Back to Haunted, I found that Palahniuk certainly shined in the book, whether it be through poetry, facts, tense-shift, or the way each piece of each chapter was either happening before, after, or in a completely different world. Not to mention the authenticity, the fact that Chuck actually went to writer’s workshops where people shared their works, their “stories,” so-to-speak. It’s as real-to-life as it is completely absurd. And for that, it is my favorite book. I don’t own a copy to keep myself from reading it over and over again.
“When I take a long look at my life, as though from outside, it does not appear particularly happy. Yet I am even less justified in calling it unhappy, despite all its mistakes. After all, it is foolish to keep probing for happiness or unhappiness, for it seems to me it would be hard to exchange the unhappiest days of my life for all the happy ones. If what matters in a person’s existence is to accept the inevitable consciously, to taste the good and bad to the full and to make for oneself a more individual, unaccidental and inward destiny alongside one’s external fate, then my life has been neither empty nor worthless. Even if, as it is decreed by the gods, fate has inexorably trod over my external existence as it does with everyone, my inner life has been of my own making . I deserve its sweetness and bitterness and accept full responsibility for it.”—Excerpt from Gertrude by Herman Hesse. (via fuckyeahexistentialism)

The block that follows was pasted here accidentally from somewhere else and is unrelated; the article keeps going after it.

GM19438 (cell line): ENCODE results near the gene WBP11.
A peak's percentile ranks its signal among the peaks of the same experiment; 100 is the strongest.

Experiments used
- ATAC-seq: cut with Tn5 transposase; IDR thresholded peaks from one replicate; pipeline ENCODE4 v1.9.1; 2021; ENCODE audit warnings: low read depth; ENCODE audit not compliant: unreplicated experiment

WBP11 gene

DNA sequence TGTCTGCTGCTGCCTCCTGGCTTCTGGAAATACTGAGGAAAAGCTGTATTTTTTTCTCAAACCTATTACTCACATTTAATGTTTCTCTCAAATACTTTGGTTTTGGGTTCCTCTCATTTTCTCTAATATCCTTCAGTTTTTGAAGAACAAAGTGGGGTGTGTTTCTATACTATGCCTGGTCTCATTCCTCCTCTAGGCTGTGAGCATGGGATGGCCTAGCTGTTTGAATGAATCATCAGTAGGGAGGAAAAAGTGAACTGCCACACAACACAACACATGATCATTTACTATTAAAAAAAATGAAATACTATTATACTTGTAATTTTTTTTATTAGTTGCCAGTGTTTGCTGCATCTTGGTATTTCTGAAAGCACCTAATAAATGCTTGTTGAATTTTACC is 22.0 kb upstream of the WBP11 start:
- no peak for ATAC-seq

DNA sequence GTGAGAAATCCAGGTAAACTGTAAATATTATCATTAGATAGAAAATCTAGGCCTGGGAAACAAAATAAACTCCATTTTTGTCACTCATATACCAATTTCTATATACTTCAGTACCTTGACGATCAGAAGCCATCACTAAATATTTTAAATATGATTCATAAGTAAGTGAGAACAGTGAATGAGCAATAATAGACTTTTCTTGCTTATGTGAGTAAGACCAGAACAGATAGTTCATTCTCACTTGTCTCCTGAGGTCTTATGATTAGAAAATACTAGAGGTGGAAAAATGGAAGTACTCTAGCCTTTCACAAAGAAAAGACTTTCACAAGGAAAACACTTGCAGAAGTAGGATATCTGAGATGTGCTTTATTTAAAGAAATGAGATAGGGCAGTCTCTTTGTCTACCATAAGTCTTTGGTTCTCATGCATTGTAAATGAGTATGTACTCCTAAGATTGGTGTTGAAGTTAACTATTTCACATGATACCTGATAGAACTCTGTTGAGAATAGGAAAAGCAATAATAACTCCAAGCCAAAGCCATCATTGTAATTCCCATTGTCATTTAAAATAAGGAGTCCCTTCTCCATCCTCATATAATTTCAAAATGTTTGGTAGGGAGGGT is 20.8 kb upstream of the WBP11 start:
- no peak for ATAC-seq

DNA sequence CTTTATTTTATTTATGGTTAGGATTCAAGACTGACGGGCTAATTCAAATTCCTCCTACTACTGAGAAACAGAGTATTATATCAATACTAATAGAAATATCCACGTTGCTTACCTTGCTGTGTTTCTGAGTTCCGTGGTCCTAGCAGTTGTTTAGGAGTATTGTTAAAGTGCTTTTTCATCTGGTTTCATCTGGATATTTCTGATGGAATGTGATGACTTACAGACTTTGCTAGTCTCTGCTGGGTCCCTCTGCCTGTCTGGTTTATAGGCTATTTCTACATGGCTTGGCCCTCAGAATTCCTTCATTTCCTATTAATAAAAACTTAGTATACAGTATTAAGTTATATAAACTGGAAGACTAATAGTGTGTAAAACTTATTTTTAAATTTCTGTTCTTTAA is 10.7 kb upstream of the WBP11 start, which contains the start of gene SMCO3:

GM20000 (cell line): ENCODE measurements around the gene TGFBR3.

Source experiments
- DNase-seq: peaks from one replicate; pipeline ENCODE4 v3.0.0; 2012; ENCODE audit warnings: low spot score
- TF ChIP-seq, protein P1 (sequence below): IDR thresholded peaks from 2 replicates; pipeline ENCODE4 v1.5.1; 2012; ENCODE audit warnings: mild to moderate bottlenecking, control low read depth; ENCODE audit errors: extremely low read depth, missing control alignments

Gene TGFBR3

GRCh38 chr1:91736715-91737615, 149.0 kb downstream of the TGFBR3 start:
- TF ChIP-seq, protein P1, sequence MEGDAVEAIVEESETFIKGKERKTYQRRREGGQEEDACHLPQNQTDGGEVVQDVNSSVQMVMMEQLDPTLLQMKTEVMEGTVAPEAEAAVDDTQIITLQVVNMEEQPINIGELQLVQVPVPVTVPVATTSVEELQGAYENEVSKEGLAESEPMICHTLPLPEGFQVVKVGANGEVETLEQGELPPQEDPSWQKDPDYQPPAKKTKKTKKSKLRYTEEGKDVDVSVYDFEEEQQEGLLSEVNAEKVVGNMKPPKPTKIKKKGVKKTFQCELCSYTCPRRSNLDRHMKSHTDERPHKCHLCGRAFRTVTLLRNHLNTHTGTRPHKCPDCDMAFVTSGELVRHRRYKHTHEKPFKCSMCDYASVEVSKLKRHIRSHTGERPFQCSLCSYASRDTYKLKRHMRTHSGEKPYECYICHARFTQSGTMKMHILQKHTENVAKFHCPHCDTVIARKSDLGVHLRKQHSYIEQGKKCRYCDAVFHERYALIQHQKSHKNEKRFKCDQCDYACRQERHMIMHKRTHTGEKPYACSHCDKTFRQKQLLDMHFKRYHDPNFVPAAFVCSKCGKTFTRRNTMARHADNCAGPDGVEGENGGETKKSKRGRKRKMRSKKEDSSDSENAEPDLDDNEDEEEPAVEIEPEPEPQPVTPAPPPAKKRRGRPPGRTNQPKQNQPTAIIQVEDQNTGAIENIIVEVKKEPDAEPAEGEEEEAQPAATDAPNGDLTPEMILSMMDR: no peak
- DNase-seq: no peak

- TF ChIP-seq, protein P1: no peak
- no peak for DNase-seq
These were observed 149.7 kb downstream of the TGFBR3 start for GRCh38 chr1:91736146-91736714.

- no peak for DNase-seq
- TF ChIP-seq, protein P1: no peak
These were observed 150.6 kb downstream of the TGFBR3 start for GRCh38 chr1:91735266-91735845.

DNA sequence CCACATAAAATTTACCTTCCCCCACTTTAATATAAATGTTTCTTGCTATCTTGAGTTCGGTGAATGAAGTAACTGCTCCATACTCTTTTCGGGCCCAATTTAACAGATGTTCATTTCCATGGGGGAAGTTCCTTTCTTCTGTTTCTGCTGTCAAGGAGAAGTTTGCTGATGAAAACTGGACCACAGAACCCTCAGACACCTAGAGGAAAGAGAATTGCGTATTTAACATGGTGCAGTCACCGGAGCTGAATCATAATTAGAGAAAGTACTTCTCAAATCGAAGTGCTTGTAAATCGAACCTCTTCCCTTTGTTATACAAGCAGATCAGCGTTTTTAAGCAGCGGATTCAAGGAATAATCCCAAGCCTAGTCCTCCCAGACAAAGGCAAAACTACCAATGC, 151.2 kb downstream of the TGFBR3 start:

Yen-Yaw is several things. First, it is a term I have kind of dubbed for a Musical project I am working on. “Yen” in the English language is to have a craving or desire. “Yaw,” also in the English language, is a deviation of course, as if a ship. So the idea I present is a desire to change the course, put simply. As a way to totally immerse myself in the idea and challenge of Yen-Yaw, I have to almost adopt the mindset of things being better on the other side. I am not happy, so-to-speak (perhaps “satisfied” is a better word), with the current Music scene. As Jojo Mayer said, “There is a huge gap. You’ve got your Musicians at the bottom and those at the top, but nothing in the middle. The ones at the top are… basically Hollywood.”
And it’s true of most things too. Today if the greatest writers, artists, what have you are not commercially successful, they cannot really make a living what they do without having to do a million things on the side. And in my opinion, that is disappointing, but completely malleable. We, as artists, are paid in the same way for our services as a restaurant would be. The harder we work, the more you pay (in essence). Yet, in the Music world, this is no longer true. You pay about $100 for a Lady Gaga “concert” when in reality she is rather mediocre Musically. She is more focused on fashion and production (stage-value). Her “Music” is all through a playback on stage, but people seem to enjoy hearing the CD live.